Palm oil, sugar, cocoa and wheat are among crops that may be most hurt by an El Nino this year, according to Barclays Plc, which said commodity markets haven’t fully priced in the risks.
About a 20 percent probability of a strong El Nino is reflected in soft-commodity markets, compared with the 60 percent to 70 percent odds seen by meteorologists, analysts led by Ephrem Ravi wrote in report today. The weather pattern may boost earnings at companies from Noble Group Ltd. to Wilmar International Ltd. and their shares may rally, Ravi wrote.
El Ninos can roil agricultural markets by parching parts of Australia and Asia while bringing rains to South America, and Australian forecasters issued an alert this week saying the event may start in July. ABN Amro Group NV said that a confirmation may trigger support for coffee, sugar and cocoa.
“We are not meteorologists and have no view whether El Nino will definitely occur,” Ravi wrote, while describing the discrepancy between the predicted odds for an El Nino and soft-commodity pricing as surprising. An “increase in soft-commodities prices is obviously good for the earnings and cash flows of the upstream producers.”
Palm oil futures traded at 2,559 ringgit ($789) a metric ton on Bursa Malaysia Derivatives at 3:45 p.m. in Kuala Lumpur, 3.8 percent lower this year. Sugar rose 4.6 percent in New York, while cocoa gained 7 percent. Arabica coffee surged 81 percent, the best-performer in the Standard & Poor’s GSCI gauge of 24 commodities, because of drought in Brazil.
El Ninos, which are caused by the periodic warming of the tropical Pacific Ocean, occur every two to seven years and are associated with warmer-than-average years. The last El Nino was from 2009 to 2010, and since then the Pacific has either been in its cooler state, called La Nina, or neutral.
Soft-commodity prices rally on average by 10 percent to 40 percent during El Ninos, according to Barclays, citing six events since 1986. Sugar and coffee prices rose the most during those episodes as the production is concentrated in areas where El Ninos have the most impact, the bank said, listing Southeast Asia, India and South America.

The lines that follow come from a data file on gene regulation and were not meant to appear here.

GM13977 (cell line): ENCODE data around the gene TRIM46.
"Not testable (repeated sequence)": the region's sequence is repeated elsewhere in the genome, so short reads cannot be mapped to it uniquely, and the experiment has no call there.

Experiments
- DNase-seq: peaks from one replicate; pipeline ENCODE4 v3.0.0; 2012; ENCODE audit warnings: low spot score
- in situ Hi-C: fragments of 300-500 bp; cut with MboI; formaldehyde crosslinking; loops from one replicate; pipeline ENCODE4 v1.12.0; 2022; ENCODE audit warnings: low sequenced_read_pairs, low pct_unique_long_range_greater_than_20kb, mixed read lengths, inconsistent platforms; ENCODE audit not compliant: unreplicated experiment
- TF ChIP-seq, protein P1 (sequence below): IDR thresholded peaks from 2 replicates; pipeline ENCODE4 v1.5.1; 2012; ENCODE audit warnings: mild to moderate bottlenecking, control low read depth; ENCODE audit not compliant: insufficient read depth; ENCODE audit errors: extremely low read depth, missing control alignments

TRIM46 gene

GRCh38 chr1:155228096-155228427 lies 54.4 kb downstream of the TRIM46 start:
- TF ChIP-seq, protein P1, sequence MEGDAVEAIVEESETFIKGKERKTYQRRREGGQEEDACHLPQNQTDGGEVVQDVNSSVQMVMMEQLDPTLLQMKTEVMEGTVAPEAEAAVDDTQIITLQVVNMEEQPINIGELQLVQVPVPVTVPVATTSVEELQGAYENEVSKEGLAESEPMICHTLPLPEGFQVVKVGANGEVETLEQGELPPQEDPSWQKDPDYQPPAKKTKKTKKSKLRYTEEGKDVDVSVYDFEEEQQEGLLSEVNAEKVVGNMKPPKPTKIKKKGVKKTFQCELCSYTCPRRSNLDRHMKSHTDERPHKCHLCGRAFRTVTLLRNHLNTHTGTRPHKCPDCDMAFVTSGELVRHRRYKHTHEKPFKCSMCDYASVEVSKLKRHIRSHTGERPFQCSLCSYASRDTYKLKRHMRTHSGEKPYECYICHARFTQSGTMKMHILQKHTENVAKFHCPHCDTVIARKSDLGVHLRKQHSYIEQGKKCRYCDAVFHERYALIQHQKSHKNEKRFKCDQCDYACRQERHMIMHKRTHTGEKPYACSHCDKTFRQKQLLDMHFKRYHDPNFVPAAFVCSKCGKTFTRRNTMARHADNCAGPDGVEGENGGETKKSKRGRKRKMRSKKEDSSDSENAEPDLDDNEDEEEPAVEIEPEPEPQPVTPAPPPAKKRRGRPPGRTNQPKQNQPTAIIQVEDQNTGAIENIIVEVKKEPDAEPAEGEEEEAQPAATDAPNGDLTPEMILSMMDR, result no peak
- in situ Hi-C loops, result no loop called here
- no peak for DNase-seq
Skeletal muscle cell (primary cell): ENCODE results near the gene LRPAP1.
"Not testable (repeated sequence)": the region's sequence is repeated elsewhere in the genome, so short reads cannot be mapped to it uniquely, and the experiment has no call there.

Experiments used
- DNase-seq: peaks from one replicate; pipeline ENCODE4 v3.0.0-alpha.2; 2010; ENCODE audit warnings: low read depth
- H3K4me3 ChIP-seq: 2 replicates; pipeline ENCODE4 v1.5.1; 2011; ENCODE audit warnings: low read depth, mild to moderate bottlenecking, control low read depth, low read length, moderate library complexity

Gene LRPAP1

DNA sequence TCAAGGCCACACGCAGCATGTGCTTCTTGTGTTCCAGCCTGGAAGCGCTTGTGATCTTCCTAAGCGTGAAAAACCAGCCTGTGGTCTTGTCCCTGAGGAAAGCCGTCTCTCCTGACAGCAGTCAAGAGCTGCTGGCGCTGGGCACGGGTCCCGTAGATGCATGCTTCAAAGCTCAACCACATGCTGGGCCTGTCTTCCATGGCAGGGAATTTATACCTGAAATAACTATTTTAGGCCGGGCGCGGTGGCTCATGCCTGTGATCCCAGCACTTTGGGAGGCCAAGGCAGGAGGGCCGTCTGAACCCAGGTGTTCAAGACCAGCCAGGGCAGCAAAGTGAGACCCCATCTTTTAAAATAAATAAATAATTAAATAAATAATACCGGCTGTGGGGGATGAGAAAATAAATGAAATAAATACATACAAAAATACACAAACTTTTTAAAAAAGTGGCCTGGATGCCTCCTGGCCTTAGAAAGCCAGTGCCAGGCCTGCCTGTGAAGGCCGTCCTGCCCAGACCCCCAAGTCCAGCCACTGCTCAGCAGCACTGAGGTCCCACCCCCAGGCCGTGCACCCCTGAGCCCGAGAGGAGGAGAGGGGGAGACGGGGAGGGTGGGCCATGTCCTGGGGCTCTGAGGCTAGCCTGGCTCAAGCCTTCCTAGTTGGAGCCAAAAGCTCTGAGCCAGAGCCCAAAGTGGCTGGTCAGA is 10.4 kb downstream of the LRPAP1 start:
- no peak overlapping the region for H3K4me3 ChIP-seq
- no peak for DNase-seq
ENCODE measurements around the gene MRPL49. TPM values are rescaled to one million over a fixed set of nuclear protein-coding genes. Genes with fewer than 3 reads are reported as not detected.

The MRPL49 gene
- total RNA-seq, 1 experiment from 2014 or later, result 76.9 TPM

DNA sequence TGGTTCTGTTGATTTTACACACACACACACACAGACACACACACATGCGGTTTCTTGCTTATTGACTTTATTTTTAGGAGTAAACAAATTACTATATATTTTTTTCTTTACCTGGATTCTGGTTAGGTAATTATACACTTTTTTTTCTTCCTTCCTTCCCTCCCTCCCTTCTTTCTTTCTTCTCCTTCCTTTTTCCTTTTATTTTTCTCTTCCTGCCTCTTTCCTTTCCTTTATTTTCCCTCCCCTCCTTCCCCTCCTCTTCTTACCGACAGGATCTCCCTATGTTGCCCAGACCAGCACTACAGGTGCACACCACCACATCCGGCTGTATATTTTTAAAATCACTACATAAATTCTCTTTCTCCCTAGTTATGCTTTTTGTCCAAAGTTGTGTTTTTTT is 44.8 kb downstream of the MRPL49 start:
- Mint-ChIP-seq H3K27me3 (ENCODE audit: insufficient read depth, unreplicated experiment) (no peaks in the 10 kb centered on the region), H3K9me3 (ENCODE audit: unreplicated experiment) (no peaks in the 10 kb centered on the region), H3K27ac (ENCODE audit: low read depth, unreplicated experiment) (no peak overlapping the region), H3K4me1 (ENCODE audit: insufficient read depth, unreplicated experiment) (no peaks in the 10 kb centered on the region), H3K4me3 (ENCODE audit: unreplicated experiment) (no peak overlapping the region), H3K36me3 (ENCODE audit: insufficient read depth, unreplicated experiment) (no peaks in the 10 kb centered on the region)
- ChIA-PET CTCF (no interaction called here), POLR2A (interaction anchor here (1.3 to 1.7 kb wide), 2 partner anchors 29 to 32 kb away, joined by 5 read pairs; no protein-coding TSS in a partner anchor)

An El Nino may hurt palm oil yields, potentially following damage caused by dry weather in Indonesia and Malaysia in the first three months of the year, Barclays said. Over the past three events, prices advanced an average of 32 percent, it said.
Shares of Singapore-listed Wilmar, the world’s largest palm oil processor, advanced 1.2 percent to S$3.34, paring this year’s loss to 2.3 percent. Noble, Asia’s biggest commodity trader by sales, rose 0.4 percent to S$1.25, taking this year’s advance to 17 percent.
Golden Agri-Resources Ltd., the biggest palm oil producer in Indonesia, may benefit from an El Nino as higher prices more than offset lower output, Barclays said. Its shares have risen 8.3 percent to 59 Singapore cents this year.
“There is still significant upside opportunity in Noble, Wilmar and Golden Agri,” Ravi wrote. Trading companies may benefit from increases in volatility and sourcing commodities from non-traditional areas, according to the report.
El Nino may develop as soon as July, the Melbourne-based Bureau of Meteorology said on May 6, citing forecasting models. There are signs an El Nino is imminent, the United Nations’ World Meteorological Organization said on April 15, and the U.S. Climate Prediction Center on April 10 put the chances at 65 percent, up from 52 percent.